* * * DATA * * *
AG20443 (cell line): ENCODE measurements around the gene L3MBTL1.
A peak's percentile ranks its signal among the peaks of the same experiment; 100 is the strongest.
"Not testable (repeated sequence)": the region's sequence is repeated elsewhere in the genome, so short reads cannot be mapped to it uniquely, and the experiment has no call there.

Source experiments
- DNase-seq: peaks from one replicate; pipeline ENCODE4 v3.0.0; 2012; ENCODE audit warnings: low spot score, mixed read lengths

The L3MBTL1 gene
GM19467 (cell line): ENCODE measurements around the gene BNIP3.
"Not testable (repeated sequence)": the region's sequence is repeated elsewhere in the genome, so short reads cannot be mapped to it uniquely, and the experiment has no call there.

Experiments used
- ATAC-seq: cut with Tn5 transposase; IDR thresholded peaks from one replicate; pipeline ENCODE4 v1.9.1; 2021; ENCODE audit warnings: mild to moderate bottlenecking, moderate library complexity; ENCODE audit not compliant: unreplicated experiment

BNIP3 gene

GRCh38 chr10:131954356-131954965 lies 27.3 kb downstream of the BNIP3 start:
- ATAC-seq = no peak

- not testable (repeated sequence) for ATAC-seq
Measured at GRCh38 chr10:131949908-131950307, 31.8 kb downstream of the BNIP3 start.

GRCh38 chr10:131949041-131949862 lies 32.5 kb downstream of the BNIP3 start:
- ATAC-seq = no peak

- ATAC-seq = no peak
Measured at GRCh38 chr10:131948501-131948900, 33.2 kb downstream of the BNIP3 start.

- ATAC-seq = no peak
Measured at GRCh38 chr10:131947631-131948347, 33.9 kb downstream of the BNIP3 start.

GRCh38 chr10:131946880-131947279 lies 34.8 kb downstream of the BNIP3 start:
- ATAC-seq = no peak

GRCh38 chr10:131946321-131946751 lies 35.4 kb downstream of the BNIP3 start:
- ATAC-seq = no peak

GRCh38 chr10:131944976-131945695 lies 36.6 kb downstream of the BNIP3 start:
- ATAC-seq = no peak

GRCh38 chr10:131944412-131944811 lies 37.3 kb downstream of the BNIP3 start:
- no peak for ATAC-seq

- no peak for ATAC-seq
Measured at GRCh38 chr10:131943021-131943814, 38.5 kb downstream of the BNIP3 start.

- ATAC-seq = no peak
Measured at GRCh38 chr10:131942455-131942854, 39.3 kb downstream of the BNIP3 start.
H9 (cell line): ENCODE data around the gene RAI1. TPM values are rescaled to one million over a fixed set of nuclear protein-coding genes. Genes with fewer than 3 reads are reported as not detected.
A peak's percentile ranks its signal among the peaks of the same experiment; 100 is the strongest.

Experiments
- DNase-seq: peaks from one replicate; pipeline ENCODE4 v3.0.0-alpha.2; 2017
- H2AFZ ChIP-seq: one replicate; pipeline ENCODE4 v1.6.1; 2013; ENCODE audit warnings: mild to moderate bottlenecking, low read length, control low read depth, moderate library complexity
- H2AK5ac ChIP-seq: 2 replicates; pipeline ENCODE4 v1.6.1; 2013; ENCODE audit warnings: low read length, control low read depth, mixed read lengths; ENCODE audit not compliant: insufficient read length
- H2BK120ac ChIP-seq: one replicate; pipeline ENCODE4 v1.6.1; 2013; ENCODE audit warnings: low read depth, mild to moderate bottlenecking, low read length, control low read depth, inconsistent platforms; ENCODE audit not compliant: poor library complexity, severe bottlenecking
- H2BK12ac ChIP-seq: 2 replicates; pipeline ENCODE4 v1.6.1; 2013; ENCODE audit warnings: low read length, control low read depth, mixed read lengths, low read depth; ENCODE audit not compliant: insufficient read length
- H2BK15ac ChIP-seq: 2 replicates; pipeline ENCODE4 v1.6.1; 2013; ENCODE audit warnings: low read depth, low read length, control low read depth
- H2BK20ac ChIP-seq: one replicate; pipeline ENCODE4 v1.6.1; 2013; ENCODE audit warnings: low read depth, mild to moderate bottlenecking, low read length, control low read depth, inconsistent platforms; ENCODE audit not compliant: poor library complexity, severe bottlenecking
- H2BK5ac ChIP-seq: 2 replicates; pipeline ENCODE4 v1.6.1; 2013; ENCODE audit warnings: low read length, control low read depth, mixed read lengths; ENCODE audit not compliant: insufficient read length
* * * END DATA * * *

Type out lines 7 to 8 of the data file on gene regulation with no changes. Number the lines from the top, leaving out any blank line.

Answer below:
GM19467 (cell line): ENCODE measurements around the gene BNIP3.
"Not testable (repeated sequence)": the region's sequence is repeated elsewhere in the genome, so short reads cannot be mapped to it uniquely, and the experiment has no call there.